Addressing the need for school based support for Bereavement and Loss: Perceptions, Experiences and Intervention
Thomas, Wendy Anne
Thesis or dissertation
University of Exeter
Abstract: Phase One Effects of loss on the emotional health and well-being of children are wide-ranging and increase the risk of longer term impact on educational success and mental health (McLanahan 1999; Abdelnoor & Hollins 2004a). As frontline workers, school staff hold a role in identifying and supporting pupils at a universal level. How staff view the issue of loss and their role in supporting this is therefore pivotal. A survey design using two devised online questionnaires and semi-structured interviews identifies the experiences and perceptions of school based staff on the issue of loss for schools in one local authority. Using interactive analysis, qualitative and quantitative data from senior leaders in 20 schools, 25 additional school staff members and 9 multi-agency professionals is triangulated to determine perceptions. A range of effects across social, emotional, behaviour and learning are well recognised by staff although behaviour is used as the most frequent indicator of those at longer term ‘risk’. A more structured and rigorous school response exists for loss through death compared to family breakdown despite some specific staff concerns for pupils experiencing loss through multiple changes in the family. Whilst staff members indicate a high expectation to support pupils with loss, they report lower confidence in doing so. A series of influencing factors on staff perceptions are identified at a contextual, situational and individual level. Factors that could be targeted by Educational Psychology Service to help schools build capacity are highlighted, with future considerations for support with identification, training and supervision. Abstract: Phase Two This second phase of a two part research design investigates how an Educational Psychology Service can increase the capacity of schools to support pupils who have experienced loss. Following a survey design identifying staff attitudes on the issue of loss for schools, a multi-method case study approach is used to research the implementation of a 6-week ‘Loss and Change’ intervention programme. Seven secondary age students participated in the group intervention for pupils who have experienced loss, facilitated by two Educational Psychologists working alongside a member of school staff. A grounded theory approach analysed data from observation, semi-structured interviews and self-report measures. Eight key processes that impact on the effectiveness of the programme are identified and the positive effects spanning social, emotional and behavioural mechanisms are reported for six of the participants. Potential implications of this model of practice for Educational Psychology Services seeking to develop the capacity of schools to support loss are discussed.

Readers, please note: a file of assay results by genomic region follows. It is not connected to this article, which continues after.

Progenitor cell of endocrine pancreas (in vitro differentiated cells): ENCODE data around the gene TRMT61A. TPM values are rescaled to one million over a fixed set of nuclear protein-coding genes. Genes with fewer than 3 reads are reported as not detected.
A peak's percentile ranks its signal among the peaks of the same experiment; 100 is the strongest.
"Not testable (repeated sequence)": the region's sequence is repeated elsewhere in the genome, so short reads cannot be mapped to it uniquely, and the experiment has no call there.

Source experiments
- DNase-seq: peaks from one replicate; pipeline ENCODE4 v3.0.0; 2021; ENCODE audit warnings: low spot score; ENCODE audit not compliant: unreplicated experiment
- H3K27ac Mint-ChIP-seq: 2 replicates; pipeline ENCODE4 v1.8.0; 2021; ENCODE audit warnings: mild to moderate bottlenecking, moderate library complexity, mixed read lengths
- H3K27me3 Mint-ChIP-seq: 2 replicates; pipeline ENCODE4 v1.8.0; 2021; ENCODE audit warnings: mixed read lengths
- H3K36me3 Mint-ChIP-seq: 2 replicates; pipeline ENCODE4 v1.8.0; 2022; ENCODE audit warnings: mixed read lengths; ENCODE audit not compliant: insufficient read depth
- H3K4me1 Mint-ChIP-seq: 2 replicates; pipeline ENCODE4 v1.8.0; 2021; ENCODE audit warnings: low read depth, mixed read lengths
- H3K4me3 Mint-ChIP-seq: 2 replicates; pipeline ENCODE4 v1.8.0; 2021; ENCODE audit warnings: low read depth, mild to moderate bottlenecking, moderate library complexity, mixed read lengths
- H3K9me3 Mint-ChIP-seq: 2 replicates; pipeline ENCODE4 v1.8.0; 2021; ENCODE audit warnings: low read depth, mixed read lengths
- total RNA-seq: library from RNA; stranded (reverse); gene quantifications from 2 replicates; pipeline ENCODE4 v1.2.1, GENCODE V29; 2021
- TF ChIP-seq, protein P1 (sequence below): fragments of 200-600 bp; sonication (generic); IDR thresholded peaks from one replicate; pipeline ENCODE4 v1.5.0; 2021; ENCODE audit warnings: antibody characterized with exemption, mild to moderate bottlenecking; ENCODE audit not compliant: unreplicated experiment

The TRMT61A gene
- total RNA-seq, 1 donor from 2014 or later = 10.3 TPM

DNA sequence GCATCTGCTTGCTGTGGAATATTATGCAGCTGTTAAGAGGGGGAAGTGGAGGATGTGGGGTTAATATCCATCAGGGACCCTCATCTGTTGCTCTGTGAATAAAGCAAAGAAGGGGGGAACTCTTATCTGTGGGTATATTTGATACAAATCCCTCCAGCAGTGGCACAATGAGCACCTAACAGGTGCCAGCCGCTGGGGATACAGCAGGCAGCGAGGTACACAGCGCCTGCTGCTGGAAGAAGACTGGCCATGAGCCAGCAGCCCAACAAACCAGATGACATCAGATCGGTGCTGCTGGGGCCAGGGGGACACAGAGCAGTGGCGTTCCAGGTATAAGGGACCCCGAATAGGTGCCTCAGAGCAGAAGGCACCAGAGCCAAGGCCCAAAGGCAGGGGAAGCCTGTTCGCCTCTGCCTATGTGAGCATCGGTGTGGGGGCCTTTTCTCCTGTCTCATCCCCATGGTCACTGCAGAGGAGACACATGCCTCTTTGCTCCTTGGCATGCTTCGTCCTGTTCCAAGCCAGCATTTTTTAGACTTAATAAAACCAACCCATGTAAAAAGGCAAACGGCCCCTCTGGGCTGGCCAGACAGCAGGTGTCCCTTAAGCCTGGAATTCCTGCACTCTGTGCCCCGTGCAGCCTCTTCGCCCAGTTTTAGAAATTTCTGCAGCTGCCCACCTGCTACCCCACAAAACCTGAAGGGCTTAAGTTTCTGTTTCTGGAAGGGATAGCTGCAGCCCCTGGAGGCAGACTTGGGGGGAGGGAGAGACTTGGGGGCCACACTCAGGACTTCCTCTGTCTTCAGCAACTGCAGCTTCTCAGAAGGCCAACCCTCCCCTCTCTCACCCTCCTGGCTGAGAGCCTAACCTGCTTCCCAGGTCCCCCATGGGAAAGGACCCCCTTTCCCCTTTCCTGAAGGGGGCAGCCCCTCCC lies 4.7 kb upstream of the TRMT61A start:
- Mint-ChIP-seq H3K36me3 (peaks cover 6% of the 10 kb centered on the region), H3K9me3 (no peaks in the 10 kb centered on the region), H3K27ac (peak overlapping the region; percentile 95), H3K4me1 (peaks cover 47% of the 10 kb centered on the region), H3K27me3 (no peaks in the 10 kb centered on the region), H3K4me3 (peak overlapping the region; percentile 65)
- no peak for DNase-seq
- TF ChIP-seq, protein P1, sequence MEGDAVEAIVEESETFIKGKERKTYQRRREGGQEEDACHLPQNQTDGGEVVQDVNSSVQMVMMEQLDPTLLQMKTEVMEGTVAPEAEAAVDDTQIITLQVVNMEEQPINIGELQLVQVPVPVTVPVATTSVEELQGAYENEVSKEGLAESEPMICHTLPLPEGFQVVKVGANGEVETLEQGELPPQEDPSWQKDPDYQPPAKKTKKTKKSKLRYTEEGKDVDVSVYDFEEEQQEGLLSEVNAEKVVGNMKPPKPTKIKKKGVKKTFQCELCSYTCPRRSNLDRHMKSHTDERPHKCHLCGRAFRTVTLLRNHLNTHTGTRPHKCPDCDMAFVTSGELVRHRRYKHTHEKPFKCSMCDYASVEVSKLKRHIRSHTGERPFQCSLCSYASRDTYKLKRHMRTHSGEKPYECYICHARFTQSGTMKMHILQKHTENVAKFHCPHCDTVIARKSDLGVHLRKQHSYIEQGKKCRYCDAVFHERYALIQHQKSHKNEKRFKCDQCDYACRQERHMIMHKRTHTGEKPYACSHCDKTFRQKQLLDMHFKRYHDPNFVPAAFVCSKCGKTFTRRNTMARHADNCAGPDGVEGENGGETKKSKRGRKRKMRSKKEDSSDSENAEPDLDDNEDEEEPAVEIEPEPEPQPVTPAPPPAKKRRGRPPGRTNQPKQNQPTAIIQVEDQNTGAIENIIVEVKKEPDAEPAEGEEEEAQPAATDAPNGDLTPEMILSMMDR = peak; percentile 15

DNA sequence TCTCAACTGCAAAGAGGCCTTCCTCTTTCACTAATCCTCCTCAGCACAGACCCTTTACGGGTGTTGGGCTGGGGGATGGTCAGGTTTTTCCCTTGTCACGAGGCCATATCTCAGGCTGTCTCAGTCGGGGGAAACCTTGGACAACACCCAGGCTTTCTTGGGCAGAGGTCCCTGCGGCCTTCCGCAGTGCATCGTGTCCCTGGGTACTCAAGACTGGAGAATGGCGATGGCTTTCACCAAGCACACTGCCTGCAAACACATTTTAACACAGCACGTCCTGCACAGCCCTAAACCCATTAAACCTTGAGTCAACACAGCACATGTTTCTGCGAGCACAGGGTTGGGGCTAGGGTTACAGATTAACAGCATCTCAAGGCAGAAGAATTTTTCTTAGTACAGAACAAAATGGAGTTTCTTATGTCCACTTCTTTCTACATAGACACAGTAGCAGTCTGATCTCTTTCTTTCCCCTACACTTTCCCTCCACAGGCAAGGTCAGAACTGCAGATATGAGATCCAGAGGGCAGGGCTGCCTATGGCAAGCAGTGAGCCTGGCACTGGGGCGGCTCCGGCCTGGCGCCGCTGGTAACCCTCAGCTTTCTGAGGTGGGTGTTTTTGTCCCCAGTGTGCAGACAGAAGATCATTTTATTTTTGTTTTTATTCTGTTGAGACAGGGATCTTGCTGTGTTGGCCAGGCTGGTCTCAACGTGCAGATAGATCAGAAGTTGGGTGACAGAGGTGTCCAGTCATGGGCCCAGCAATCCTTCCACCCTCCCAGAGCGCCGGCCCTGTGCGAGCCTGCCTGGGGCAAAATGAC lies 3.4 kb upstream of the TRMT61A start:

Doctor of Educational Psychology in Educational, Child and Community Psychology